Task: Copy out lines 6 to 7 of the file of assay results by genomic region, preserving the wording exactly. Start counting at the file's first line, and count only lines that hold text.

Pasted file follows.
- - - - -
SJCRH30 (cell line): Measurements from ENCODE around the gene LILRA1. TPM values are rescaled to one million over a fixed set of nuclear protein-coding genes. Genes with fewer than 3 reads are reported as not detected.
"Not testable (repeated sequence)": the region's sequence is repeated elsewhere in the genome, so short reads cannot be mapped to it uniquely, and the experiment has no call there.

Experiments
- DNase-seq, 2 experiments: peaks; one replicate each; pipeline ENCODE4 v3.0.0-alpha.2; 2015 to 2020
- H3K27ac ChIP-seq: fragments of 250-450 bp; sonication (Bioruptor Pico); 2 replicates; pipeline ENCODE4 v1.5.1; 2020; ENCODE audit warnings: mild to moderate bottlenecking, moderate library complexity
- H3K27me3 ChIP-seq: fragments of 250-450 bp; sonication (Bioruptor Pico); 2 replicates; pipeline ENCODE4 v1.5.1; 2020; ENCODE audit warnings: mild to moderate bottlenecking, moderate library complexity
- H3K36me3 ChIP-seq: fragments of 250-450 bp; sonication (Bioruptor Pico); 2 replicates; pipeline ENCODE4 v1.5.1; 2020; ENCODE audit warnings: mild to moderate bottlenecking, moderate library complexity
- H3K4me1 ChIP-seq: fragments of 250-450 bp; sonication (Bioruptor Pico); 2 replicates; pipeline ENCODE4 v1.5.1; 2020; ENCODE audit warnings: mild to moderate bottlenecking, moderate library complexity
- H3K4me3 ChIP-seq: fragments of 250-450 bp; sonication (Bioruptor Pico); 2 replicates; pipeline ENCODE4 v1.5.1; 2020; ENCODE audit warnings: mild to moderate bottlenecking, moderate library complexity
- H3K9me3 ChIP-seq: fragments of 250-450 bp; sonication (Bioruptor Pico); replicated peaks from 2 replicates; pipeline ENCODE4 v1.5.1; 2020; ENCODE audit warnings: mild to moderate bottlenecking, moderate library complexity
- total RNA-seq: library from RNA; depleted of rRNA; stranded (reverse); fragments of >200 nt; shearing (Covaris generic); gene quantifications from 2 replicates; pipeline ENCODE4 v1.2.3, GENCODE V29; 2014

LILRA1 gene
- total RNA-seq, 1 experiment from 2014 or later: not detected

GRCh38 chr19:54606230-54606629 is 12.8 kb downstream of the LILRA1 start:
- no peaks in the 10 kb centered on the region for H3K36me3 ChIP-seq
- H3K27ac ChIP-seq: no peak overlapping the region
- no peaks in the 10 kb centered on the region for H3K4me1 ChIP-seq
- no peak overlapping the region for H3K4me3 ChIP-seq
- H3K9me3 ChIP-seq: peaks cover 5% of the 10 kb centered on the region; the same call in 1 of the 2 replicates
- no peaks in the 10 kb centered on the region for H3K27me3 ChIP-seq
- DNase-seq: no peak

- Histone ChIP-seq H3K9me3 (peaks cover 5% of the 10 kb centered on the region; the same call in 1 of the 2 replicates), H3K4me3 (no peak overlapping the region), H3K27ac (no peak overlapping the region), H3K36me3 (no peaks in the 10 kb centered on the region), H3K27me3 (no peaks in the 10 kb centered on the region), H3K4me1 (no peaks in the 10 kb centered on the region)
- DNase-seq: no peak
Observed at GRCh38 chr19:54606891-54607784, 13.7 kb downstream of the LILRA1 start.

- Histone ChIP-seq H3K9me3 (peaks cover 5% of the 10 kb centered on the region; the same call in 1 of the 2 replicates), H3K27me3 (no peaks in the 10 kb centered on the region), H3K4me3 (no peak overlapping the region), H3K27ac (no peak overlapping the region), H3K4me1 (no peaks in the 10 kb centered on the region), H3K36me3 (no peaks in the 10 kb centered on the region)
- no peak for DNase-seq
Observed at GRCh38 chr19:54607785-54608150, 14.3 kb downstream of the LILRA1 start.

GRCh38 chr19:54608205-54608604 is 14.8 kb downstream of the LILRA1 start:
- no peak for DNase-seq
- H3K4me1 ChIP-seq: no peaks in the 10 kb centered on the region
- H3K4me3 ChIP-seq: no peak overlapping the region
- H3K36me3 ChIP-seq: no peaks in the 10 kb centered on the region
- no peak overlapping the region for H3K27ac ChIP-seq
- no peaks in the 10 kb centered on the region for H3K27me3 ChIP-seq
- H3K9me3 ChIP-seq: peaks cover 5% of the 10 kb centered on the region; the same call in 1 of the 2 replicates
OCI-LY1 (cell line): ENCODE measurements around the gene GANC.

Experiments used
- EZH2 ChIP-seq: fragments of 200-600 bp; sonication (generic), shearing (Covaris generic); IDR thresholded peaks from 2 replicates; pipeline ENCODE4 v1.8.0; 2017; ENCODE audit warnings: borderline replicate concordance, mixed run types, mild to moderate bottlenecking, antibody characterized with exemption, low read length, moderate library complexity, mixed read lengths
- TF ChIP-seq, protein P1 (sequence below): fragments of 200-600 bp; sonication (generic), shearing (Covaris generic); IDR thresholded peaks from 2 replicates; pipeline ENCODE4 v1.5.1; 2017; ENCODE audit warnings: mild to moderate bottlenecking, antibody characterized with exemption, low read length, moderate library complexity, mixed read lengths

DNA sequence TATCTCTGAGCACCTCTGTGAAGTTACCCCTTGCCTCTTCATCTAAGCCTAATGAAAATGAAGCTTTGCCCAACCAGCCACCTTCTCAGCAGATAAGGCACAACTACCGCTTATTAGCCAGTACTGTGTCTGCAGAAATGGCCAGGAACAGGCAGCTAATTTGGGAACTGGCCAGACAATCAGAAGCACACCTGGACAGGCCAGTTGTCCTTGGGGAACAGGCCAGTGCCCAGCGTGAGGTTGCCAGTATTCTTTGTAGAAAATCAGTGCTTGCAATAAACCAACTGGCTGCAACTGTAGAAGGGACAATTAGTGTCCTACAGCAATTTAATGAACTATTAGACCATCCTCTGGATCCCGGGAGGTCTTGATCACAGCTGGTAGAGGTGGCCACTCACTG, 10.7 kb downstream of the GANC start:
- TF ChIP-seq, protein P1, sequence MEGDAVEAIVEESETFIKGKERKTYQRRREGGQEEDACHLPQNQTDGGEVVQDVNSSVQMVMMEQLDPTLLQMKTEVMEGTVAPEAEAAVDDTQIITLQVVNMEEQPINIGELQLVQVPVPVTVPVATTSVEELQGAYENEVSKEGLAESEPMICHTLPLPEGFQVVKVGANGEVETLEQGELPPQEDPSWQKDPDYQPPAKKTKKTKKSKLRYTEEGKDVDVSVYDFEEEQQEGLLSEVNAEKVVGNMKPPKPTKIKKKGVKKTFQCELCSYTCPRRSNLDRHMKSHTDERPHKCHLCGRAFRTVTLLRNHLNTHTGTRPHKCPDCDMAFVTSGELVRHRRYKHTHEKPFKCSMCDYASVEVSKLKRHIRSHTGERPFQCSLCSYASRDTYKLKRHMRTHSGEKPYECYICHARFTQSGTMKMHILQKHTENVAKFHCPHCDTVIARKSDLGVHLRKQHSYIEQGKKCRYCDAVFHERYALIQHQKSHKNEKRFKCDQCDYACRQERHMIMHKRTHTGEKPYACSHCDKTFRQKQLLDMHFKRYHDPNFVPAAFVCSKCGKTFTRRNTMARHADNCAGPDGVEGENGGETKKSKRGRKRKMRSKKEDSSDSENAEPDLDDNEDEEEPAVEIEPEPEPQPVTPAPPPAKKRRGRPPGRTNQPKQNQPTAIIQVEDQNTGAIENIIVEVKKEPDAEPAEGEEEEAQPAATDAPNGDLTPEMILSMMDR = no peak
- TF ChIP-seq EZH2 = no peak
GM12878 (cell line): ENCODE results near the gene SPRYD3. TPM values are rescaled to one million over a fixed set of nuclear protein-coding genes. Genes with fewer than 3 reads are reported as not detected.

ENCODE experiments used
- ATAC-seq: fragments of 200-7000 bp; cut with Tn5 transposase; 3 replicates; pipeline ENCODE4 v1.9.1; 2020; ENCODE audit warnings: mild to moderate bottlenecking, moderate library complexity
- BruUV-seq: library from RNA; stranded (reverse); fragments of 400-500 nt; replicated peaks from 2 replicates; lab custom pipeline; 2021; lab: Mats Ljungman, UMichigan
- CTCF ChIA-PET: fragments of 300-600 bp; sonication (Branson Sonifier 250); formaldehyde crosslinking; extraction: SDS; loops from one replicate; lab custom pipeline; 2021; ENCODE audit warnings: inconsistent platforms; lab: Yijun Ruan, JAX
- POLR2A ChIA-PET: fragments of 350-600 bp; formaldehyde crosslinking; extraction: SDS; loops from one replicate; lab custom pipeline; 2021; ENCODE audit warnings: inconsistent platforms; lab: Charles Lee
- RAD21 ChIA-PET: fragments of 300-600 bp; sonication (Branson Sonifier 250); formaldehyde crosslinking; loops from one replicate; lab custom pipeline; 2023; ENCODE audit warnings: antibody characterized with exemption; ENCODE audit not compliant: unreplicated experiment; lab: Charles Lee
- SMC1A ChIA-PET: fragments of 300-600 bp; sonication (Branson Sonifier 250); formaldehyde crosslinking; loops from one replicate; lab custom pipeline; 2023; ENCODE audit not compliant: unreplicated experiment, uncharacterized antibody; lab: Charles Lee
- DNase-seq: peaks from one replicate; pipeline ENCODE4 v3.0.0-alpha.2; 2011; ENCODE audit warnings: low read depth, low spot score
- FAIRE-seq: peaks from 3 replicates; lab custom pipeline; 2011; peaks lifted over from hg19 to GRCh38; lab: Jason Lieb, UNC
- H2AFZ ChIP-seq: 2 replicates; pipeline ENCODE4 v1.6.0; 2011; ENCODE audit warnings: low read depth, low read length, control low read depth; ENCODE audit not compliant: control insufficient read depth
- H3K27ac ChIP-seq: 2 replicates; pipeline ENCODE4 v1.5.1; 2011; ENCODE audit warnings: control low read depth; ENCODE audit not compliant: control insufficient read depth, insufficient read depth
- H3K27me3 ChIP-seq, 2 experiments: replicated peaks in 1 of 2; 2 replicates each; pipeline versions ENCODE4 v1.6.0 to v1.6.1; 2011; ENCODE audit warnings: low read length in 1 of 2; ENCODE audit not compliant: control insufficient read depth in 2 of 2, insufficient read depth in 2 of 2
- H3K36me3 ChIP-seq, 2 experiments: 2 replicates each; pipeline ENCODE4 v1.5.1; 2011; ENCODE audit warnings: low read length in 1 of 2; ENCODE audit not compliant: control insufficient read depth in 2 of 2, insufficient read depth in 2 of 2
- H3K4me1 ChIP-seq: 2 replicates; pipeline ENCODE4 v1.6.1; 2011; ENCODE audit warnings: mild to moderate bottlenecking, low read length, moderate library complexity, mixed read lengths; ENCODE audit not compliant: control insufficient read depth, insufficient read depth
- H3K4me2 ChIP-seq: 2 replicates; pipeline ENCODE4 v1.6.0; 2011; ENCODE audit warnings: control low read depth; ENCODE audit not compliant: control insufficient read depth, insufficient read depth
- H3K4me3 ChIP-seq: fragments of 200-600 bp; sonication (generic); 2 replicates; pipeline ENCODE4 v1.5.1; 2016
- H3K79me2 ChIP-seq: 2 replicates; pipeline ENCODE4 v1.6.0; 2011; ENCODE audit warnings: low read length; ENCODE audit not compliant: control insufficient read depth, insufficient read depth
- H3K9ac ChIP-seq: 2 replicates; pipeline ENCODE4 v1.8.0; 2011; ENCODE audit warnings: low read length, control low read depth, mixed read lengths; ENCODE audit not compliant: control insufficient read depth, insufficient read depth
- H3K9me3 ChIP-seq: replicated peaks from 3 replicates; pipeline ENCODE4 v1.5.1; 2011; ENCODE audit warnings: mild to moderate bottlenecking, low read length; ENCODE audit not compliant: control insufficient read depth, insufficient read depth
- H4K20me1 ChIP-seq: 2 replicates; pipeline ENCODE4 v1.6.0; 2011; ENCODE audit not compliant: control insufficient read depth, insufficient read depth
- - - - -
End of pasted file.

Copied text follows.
- H3K27me3 ChIP-seq: fragments of 250-450 bp; sonication (Bioruptor Pico); 2 replicates; pipeline ENCODE4 v1.5.1; 2020; ENCODE audit warnings: mild to moderate bottlenecking, moderate library complexity
- H3K36me3 ChIP-seq: fragments of 250-450 bp; sonication (Bioruptor Pico); 2 replicates; pipeline ENCODE4 v1.5.1; 2020; ENCODE audit warnings: mild to moderate bottlenecking, moderate library complexity